Teachers, for too long, have actually been doing the richest work of learning for their students.
Teachers find problems, frame them and the resources young people can use to solve them. Young people get a sliver of learning from coming up with ideas, based on some basic principles upon which the teacher has briefed them, and the teacher then comes back on the scene to run the whole feedback procedure.

How about something different?

TEDxKidsSland Peer Support
In the classrooms in which I work, students explore the twenty or so themes upon which our planet really depends, immerse themselves in the ideas and information their teachers, peers and whole communities can impart, find the problems they feel are worth solving, theorise which ones will work and then try them out in a prototype. In their world, we don’t just write an essay or create yet another wiki or blog to describe what our idea is, but we actually build the solution to the problem with our own hands – in this case, these seven year olds built the world’s youngest TEDxKids event, and talked about their research and solutions to some of the world’s most pressing – or simply most interesting - problems. Do animals talk? Do babies have a secret language? Which cancer should we invest in curing first? Why do slugs needs slime?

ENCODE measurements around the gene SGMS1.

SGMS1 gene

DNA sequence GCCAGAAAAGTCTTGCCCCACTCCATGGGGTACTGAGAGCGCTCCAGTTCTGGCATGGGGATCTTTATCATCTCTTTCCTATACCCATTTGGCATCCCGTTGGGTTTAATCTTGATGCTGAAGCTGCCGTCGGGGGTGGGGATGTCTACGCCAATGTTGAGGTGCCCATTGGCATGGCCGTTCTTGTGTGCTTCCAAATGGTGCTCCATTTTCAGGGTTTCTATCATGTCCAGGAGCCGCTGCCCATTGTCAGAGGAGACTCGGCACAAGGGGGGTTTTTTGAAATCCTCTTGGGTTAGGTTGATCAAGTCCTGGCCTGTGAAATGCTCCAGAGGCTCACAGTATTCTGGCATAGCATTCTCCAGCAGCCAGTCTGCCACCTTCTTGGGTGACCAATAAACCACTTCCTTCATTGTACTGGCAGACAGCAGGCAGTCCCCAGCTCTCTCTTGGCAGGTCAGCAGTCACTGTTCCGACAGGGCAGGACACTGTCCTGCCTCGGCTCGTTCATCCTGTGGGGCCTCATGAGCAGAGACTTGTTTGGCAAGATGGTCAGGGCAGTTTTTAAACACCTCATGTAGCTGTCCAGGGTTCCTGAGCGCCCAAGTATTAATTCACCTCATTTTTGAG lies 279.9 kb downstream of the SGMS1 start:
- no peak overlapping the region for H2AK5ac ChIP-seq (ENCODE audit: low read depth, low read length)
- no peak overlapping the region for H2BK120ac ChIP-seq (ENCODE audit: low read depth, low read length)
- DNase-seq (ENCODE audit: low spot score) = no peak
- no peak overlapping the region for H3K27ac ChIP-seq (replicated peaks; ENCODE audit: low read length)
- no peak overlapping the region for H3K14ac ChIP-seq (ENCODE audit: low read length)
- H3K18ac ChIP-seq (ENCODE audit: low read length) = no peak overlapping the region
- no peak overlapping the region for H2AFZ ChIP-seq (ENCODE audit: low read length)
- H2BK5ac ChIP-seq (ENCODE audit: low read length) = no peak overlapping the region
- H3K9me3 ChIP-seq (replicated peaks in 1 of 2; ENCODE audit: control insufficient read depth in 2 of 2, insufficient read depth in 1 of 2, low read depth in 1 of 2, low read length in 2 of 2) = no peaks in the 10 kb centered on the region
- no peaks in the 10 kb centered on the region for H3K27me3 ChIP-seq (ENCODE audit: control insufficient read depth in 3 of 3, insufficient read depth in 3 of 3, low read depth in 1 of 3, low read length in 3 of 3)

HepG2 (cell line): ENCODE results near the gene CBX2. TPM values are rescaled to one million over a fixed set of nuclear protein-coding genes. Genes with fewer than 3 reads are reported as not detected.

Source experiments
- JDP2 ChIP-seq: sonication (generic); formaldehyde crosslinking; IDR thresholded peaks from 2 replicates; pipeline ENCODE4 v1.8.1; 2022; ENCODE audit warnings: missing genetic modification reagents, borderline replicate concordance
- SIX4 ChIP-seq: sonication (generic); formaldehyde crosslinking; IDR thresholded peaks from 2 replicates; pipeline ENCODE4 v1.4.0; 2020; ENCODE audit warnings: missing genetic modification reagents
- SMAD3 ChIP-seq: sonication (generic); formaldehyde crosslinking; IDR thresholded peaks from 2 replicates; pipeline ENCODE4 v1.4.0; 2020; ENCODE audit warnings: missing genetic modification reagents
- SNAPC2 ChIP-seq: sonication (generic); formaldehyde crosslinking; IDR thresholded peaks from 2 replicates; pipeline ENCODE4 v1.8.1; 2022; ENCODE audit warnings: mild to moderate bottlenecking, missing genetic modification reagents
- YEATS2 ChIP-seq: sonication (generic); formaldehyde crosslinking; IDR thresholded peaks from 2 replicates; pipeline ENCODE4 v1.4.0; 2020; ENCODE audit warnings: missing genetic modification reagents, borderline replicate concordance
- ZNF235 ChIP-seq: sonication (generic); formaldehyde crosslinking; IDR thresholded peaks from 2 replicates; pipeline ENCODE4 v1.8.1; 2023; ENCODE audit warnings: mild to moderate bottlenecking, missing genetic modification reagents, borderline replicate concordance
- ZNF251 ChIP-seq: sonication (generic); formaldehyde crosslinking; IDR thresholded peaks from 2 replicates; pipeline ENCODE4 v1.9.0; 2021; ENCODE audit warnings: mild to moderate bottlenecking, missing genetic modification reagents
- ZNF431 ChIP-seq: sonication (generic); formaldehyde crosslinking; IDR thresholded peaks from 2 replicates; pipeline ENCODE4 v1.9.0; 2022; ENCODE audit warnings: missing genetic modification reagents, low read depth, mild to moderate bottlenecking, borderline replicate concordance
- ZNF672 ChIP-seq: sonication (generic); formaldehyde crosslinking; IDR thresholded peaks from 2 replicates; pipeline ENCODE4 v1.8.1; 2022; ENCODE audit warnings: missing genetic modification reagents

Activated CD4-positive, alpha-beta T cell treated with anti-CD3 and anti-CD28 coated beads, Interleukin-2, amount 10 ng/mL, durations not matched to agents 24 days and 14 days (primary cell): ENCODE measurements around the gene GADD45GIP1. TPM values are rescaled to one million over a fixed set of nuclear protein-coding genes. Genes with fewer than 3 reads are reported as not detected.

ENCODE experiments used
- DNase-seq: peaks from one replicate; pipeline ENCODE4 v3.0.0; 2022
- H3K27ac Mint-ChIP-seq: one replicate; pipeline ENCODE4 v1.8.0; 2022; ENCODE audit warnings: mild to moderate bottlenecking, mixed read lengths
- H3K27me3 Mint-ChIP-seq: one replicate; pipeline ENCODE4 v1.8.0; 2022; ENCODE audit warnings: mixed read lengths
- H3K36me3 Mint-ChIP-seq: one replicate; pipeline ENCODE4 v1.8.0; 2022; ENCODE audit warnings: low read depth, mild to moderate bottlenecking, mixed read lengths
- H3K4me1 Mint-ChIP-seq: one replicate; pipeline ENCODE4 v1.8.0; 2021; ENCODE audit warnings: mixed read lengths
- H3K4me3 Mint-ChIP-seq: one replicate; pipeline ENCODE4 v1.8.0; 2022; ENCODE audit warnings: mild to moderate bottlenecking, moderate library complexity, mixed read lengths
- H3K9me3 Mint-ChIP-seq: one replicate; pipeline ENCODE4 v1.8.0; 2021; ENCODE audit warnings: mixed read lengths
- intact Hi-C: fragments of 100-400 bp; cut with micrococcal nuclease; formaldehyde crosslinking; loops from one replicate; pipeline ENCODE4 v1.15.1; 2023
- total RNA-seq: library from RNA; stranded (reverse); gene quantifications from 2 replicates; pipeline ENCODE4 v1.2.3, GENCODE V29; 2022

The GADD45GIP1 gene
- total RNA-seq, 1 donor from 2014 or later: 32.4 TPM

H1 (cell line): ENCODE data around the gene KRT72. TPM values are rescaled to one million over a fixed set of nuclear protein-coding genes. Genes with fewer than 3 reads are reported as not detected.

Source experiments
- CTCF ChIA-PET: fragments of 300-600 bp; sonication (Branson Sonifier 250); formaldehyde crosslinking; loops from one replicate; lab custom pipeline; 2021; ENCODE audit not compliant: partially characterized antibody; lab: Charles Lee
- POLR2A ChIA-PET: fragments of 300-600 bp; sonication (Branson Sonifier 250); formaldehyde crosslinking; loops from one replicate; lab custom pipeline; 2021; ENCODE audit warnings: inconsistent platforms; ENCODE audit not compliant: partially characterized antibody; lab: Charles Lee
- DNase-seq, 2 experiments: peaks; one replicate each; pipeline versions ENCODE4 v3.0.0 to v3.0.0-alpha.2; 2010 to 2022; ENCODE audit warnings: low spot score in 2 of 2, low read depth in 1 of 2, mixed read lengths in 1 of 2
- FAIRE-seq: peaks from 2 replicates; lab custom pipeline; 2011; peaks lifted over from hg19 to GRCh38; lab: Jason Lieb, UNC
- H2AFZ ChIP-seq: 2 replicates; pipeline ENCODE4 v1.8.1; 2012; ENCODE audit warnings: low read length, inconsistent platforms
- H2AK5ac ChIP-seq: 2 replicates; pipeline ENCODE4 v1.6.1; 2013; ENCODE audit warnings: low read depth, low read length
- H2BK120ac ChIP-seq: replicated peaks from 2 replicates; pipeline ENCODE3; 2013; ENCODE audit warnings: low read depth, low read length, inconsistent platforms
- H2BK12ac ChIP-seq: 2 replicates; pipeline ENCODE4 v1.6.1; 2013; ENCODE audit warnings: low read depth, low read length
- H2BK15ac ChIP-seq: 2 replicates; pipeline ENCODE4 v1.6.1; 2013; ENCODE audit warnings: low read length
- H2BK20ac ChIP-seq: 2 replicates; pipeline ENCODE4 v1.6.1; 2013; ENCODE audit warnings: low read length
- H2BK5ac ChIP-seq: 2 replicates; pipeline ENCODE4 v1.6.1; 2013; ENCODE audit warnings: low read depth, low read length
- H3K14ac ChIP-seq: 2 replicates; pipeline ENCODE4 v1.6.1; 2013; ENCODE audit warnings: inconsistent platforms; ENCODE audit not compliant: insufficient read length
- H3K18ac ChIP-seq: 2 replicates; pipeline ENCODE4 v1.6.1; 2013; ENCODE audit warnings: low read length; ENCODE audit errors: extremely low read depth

Others in a Brisbane primary school we’re working chose to explore living for 24 hours without technology to immerse themselves not just in what makes technology so vital, but also the challenges and problems to our wellbeing that technology brings.

It takes courage for a teacher to let go of the reins of learning sufficiently to inspire problem finding where no textbook, teacher or standardized test knows the answer, where the teacher’s voice is but one of 30, 300 or 3000 others chipping in, guiding, coaxing and coaching through the ether. But this kind of learning surpasses the depth of thinking demanding by any traditional textbook, teaching or standardized test. The teachers and learners I work on problem finding with say it's the most rewarding learning experience they've ever had.

I began with a story about my friend Alan’s class, his students protesting that “he was the teacher, and they were the students”. Well, he persisted. After a year of problem-finding, those students insisted on the school opening up over the summer vacation so they could continue to find problems and solve them. When a new computer arrived, a student broke into school over the vacation – he didn’t break in to steal the computer, but to practice coding it. It’s rare we hear of students breaking into school to learn. But, I guess that’s what Problem-finding does to people.

I pledge that before the end of 2011 I will help 10,000 young people discover a problem-finding curriculum, through the development of confidence and skills in their teachers. If you want to be part of that journey, help add the next 10,000 problem finders, or come up with ideas about how we can help young people find more worthwhile problems, please add your support.


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Great, great talk yesterday. Thanks for looking at some of the practical issue of bringing on the education revolution. I shall certainly be pursuing your problem finders curriculum. Very useful for my music classroom.

Thanks again, Ewan for sharing this and for your excellent talk yesterday. I'm pledging to (amongst other things!) get on board with @katzy and help you reach the 10,000. :)